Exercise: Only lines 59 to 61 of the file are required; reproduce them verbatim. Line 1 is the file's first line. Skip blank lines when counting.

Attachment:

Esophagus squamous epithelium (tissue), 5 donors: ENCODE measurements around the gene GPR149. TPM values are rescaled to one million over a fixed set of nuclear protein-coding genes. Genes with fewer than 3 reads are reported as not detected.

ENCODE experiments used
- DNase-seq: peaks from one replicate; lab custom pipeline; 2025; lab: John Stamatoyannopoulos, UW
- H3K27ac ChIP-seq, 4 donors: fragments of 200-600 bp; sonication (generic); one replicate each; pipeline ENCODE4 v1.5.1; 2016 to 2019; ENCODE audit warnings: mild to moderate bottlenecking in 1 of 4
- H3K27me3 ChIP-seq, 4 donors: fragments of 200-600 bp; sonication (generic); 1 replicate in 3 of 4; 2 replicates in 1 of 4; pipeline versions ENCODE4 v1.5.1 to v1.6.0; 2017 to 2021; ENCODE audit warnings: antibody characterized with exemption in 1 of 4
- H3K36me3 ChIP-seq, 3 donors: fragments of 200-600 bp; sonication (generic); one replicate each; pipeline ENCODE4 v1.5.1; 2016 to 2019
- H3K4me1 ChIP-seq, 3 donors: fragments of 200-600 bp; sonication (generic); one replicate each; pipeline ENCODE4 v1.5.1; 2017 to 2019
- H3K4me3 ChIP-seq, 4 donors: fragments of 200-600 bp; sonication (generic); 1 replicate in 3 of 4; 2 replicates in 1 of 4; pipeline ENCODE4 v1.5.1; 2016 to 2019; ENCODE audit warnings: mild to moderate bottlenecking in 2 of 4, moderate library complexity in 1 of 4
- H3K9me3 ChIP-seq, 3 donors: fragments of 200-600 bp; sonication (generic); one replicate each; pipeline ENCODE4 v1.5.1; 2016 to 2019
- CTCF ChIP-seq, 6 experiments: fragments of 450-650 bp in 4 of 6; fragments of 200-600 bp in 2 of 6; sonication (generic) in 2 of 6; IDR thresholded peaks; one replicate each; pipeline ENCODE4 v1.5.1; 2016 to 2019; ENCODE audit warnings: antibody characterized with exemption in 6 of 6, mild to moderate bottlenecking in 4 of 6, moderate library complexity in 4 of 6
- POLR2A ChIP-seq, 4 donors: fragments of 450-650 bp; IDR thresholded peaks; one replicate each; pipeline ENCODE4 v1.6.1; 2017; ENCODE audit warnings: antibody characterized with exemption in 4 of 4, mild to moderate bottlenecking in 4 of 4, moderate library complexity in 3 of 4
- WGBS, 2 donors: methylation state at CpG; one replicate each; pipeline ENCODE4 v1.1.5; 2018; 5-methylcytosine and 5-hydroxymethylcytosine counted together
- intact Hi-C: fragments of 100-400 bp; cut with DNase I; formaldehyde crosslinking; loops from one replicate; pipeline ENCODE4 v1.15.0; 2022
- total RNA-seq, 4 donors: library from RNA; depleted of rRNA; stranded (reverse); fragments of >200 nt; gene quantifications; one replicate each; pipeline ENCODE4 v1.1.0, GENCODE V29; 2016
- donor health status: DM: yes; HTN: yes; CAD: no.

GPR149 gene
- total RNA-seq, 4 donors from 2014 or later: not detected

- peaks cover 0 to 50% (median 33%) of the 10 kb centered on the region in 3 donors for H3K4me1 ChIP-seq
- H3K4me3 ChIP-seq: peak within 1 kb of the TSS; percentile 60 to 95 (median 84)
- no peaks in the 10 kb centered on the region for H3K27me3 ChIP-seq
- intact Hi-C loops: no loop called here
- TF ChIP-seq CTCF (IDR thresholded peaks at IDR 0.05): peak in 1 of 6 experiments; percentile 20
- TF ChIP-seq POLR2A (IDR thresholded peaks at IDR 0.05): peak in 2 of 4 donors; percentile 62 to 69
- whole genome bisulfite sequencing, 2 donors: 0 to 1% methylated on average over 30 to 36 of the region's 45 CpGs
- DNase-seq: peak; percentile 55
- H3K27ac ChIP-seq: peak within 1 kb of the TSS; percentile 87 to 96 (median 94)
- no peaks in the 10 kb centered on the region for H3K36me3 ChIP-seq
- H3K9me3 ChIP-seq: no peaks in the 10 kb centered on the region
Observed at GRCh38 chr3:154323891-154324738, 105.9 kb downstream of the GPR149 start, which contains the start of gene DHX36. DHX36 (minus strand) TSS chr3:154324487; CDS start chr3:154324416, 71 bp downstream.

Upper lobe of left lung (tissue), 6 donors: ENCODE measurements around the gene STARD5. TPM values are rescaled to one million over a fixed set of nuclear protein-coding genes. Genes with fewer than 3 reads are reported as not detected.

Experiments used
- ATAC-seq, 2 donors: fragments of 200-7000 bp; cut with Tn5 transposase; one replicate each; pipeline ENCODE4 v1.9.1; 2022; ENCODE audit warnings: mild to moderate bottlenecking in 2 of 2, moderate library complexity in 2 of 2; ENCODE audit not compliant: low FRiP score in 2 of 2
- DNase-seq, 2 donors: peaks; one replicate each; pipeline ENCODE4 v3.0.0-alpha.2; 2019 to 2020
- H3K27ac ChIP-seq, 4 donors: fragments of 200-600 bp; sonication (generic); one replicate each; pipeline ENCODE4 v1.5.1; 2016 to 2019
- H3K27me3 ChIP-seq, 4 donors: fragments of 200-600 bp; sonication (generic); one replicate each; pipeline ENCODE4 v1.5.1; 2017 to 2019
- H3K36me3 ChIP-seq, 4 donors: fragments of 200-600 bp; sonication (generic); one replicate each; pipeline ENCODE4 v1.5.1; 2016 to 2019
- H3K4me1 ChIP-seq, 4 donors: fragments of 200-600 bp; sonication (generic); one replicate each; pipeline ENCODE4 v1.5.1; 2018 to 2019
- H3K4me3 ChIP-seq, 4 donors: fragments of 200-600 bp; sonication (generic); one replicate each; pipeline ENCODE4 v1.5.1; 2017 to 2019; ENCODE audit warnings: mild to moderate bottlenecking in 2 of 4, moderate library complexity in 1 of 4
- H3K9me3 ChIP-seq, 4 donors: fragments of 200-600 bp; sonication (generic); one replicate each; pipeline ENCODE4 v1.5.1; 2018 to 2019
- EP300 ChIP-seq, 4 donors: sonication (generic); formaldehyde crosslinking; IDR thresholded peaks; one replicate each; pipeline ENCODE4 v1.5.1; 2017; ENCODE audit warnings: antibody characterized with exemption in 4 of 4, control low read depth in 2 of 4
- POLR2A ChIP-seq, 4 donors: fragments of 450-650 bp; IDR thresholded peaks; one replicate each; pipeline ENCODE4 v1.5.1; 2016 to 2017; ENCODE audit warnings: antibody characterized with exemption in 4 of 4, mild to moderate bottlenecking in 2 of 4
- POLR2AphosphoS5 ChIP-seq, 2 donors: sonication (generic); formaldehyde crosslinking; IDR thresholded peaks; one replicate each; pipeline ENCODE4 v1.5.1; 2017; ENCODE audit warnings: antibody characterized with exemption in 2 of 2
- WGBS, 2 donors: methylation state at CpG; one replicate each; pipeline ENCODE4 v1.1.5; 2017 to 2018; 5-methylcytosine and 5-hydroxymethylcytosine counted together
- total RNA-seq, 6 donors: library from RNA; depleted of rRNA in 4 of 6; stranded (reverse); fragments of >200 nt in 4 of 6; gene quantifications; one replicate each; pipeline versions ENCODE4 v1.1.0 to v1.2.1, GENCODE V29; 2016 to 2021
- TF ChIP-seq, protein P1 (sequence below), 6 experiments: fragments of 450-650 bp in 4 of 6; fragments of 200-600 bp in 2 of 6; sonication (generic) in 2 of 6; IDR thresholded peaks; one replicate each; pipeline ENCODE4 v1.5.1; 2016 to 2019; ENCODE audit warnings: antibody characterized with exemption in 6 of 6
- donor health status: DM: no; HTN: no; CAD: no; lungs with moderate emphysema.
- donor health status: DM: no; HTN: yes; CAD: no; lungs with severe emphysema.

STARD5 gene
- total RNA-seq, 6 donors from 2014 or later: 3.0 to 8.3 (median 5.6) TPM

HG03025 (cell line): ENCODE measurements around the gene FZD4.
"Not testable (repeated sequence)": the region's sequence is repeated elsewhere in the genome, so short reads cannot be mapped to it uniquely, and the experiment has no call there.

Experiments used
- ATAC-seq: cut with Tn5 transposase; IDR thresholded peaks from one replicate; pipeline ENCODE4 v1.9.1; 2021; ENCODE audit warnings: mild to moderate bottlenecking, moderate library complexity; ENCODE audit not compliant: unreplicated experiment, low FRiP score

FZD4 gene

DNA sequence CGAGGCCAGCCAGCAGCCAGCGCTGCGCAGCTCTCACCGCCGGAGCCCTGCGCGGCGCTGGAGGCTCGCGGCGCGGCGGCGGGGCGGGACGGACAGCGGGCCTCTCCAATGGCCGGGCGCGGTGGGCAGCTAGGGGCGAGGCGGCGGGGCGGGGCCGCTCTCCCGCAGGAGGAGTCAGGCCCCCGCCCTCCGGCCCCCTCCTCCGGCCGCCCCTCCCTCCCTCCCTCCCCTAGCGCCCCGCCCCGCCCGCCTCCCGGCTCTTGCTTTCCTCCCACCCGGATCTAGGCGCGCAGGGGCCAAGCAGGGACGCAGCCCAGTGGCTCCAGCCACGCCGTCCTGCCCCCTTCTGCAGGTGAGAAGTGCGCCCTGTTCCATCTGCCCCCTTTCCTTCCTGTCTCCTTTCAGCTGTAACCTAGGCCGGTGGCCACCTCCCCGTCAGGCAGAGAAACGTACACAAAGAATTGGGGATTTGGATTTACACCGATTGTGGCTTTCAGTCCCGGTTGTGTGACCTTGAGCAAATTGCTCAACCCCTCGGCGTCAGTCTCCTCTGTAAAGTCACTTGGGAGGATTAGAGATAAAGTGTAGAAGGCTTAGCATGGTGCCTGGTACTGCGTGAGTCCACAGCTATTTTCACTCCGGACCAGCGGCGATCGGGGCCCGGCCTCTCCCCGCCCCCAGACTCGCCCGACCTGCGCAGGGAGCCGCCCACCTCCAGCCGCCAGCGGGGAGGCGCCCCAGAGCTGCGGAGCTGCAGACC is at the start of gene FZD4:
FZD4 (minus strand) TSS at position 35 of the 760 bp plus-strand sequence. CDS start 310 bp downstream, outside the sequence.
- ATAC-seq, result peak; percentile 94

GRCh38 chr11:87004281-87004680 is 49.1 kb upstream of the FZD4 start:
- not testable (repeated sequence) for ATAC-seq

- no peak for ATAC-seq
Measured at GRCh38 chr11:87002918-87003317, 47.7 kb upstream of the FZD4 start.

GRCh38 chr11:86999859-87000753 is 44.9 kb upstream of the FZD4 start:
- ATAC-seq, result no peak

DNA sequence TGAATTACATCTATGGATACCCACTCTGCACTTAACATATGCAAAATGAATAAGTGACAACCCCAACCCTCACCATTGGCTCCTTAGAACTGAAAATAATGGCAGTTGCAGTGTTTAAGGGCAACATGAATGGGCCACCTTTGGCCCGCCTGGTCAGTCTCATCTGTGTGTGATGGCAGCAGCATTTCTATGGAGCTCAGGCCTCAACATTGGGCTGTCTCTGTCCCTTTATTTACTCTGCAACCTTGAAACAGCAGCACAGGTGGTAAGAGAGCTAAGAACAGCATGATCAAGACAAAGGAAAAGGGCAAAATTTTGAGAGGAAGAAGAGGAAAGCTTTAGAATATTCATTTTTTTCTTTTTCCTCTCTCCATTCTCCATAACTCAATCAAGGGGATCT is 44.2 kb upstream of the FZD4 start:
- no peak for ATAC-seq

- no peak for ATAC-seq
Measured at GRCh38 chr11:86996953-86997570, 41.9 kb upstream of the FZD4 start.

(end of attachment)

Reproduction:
- not testable (repeated sequence) for ATAC-seq

- no peak for ATAC-seq
Measured at GRCh38 chr11:87002918-87003317, 47.7 kb upstream of the FZD4 start.